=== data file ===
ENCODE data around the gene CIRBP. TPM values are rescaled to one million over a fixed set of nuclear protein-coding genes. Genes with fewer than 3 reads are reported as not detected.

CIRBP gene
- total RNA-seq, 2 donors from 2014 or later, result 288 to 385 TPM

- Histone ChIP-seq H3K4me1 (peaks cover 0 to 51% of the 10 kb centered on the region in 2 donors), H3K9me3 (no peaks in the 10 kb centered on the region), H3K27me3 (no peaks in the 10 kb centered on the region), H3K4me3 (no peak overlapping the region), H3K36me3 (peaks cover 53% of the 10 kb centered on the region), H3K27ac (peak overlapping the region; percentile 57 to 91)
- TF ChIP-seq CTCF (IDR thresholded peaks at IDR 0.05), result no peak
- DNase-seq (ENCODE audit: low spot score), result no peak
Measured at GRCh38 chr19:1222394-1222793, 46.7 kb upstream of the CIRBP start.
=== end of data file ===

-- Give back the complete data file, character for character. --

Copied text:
ENCODE data around the gene CIRBP. TPM values are rescaled to one million over a fixed set of nuclear protein-coding genes. Genes with fewer than 3 reads are reported as not detected.

CIRBP gene
- total RNA-seq, 2 donors from 2014 or later, result 288 to 385 TPM

- Histone ChIP-seq H3K4me1 (peaks cover 0 to 51% of the 10 kb centered on the region in 2 donors), H3K9me3 (no peaks in the 10 kb centered on the region), H3K27me3 (no peaks in the 10 kb centered on the region), H3K4me3 (no peak overlapping the region), H3K36me3 (peaks cover 53% of the 10 kb centered on the region), H3K27ac (peak overlapping the region; percentile 57 to 91)
- TF ChIP-seq CTCF (IDR thresholded peaks at IDR 0.05), result no peak
- DNase-seq (ENCODE audit: low spot score), result no peak
Measured at GRCh38 chr19:1222394-1222793, 46.7 kb upstream of the CIRBP start.